Biting like plucking and screaming are complex behavioral issues in part stemming from confusion caged birds have with everything from light cycles to clipped wings and poor nutrition.
Because we speak bird @ Windy City Parrot we can relate to you exactly what your bird is thinking when you lock him or her up in their cage.
At what point does the bird receive behavioral modification when placed back in its cage? Aren’t you rewarding the bad behavior?
We can get you started on clicker training for two bucks. What is it that is preventing you from moving forward with clicker training?
File under: “three ways” are overrated.
The situation involved two birds (Nanday conures) and a human. Although eclectus parrots are polygamous as in both the females and males have multiple partners exchanging regurgitation for nookie, most parrots are monogamous.
When the third party, a human enters into their space – sometimes two’s company and three’s a crowd. We need to look at it from that perspective. You may love your birds but they might love each other and only look to you as a food source. Dude, I know that’s harsh but it is a potential reality.
Do we feed chops?
In that I have several thousand pounds of prepared bird food on hand I’m not very motivated to make chop – we often seek convenience foods for our own meals. I know I’ll catch a lot of flak for this but I think chop is overall wasteful and time-consuming. More importantly, you have no idea of the nutritional value – are you covering all your bird’s nutritional needs and where is the protein coming from? That’s my biggest question?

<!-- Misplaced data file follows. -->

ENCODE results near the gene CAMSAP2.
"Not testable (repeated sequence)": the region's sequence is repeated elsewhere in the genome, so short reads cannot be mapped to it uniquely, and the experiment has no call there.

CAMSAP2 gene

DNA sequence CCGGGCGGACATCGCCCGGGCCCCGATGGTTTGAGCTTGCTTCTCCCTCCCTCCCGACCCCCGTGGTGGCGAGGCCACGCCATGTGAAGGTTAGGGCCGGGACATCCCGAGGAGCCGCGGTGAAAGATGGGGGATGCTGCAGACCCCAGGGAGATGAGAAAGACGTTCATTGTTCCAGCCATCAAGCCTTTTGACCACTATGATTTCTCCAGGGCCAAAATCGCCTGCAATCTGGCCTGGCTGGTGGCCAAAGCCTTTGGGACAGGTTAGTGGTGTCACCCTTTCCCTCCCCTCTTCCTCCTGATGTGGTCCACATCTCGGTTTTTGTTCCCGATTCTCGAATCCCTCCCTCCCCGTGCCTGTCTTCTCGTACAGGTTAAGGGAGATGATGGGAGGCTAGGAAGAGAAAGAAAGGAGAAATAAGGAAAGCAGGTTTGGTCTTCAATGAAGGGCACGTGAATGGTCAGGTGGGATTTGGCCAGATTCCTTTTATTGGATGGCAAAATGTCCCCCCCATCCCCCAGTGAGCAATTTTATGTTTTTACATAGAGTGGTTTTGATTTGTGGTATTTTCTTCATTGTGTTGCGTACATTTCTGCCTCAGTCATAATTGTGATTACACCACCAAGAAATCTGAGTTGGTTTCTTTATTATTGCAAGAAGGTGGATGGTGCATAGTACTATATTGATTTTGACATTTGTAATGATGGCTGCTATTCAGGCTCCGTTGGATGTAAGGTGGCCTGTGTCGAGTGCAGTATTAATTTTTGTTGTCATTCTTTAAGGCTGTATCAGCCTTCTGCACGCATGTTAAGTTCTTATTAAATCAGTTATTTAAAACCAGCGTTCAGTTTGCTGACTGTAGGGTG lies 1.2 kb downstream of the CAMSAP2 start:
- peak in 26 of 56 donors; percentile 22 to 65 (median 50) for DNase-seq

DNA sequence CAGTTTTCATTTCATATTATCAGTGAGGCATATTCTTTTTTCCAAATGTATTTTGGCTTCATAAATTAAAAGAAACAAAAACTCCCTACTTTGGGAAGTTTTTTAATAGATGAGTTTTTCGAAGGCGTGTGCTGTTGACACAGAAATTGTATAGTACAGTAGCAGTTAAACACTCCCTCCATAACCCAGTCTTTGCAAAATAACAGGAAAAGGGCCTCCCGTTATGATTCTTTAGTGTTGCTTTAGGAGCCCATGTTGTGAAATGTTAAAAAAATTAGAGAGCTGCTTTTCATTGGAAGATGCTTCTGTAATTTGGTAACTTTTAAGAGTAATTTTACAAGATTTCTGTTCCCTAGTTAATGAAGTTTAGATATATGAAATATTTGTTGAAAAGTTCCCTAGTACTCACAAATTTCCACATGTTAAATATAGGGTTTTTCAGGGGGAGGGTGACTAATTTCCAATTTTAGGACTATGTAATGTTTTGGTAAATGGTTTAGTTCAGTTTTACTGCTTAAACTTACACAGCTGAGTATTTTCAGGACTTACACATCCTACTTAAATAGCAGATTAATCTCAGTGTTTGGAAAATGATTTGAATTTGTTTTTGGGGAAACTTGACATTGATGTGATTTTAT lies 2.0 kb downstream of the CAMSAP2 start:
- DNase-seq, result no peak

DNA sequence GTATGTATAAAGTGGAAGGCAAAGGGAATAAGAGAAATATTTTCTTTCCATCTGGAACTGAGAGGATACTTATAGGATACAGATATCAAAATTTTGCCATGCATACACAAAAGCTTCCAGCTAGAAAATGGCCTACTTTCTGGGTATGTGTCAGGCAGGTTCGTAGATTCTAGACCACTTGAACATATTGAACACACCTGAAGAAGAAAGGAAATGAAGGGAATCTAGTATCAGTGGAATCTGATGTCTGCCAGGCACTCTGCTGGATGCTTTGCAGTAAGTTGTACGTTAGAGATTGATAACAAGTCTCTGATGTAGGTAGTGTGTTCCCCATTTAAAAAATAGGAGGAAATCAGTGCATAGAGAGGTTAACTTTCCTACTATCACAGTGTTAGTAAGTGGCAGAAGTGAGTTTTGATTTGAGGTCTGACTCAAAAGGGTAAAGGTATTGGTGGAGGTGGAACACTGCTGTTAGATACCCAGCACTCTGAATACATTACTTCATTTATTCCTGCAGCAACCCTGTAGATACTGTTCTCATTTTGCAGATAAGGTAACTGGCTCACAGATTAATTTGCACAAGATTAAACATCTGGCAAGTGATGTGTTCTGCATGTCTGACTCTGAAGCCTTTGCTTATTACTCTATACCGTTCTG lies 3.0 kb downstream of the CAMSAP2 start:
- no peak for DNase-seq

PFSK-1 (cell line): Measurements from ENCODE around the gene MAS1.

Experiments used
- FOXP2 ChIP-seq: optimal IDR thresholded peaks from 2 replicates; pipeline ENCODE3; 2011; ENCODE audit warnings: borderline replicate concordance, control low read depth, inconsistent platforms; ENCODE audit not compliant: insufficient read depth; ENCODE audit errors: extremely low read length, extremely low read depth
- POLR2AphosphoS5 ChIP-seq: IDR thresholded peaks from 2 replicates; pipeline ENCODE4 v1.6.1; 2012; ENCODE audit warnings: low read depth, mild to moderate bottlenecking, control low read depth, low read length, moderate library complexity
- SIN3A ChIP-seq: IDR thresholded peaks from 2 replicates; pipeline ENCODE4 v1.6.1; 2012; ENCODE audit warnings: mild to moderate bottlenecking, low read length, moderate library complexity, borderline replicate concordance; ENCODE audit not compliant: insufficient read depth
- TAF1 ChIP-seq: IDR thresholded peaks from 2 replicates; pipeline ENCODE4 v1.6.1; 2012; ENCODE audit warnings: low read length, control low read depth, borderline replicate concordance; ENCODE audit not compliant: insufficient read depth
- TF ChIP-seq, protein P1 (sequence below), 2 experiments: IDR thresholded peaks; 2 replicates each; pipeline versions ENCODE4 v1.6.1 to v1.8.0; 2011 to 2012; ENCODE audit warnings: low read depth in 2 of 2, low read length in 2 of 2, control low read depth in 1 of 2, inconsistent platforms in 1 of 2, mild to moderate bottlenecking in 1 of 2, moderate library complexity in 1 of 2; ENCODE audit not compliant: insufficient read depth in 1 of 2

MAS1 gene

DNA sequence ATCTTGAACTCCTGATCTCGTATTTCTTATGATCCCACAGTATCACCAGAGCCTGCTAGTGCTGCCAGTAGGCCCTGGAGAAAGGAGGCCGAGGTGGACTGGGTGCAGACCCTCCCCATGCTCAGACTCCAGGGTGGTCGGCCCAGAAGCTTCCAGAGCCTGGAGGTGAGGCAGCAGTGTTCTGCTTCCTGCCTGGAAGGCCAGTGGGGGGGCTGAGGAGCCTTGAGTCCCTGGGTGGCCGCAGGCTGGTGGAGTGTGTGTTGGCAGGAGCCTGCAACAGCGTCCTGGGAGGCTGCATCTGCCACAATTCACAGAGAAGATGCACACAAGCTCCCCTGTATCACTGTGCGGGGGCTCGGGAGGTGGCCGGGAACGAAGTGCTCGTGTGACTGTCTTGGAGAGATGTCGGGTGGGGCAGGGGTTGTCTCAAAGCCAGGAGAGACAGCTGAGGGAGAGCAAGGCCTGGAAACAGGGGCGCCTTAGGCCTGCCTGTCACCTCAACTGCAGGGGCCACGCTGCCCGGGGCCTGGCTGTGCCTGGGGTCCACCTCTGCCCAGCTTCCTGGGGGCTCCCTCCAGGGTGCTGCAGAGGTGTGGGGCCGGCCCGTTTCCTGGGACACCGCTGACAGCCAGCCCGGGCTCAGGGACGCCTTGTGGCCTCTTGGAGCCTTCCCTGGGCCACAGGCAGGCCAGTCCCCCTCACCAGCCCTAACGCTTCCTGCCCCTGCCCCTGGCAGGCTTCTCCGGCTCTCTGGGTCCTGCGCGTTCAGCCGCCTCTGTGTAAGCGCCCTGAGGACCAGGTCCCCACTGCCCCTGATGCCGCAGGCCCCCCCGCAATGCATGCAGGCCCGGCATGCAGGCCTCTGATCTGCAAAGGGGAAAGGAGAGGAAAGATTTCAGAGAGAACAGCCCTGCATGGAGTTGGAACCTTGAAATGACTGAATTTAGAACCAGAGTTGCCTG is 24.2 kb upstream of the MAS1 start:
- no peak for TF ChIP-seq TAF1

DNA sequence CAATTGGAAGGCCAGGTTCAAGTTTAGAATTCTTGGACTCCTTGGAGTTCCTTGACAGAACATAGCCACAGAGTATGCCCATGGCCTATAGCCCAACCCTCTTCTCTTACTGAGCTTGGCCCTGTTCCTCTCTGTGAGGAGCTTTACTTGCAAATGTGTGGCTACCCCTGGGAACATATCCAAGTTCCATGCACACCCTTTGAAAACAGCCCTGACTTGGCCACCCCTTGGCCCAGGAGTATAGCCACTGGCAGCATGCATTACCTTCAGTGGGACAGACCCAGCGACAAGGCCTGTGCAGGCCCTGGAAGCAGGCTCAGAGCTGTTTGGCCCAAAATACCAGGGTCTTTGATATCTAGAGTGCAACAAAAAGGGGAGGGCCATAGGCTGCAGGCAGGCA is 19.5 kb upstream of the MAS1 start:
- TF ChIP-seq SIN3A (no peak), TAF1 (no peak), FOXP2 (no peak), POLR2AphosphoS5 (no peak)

I’ve known Mark Hagen for years – I’ve had long talks with Ed Schmidt of Goldenfeast – I’ve spoken with Ted LeFeber at pet trade shows over the years – these three men have a combined hundred years experience in research and the manufacturing of quality bird food.
I have no need (nor desire) to re-invent the wheel. I’m not going to create anything for my bird on my own that comes close to the nutritional value you’ll find in nitrogen flushed sealed bags of bird food with full ingredient and nutritional labels.
Peaches will eat pretty much anything we put in front of her. Her daily diet is either Higgins Safflower Gold or Hagen Tropimix for parrots. She gets Lafebers Nutriberries (8% pellets) and Avicakes (50% pellets) along with raw walnuts, almonds and sunflower kernels (as rewards) throughout the day. But she also eats with us at the table on her own stand so she gets part of our salad, part of our pasta, part of our vegetables and maybe a bit of chicken or fish. But at the end of the day, I’m not relying on the human food to drive her metabolism.
I’ve unfortunately been laid up with a sprained ankle for a month so we haven’t had a chance to take her to see Dr. Byron at Animal House of Chicago. We took Popcorn in twice a year for well bird checks and always had a blood workup done. Thus we knew as long as the numbers looked good we didn’t have to change her diet – no guesswork.
Written by Mitch Rezman
Approved by Catherine Tobsing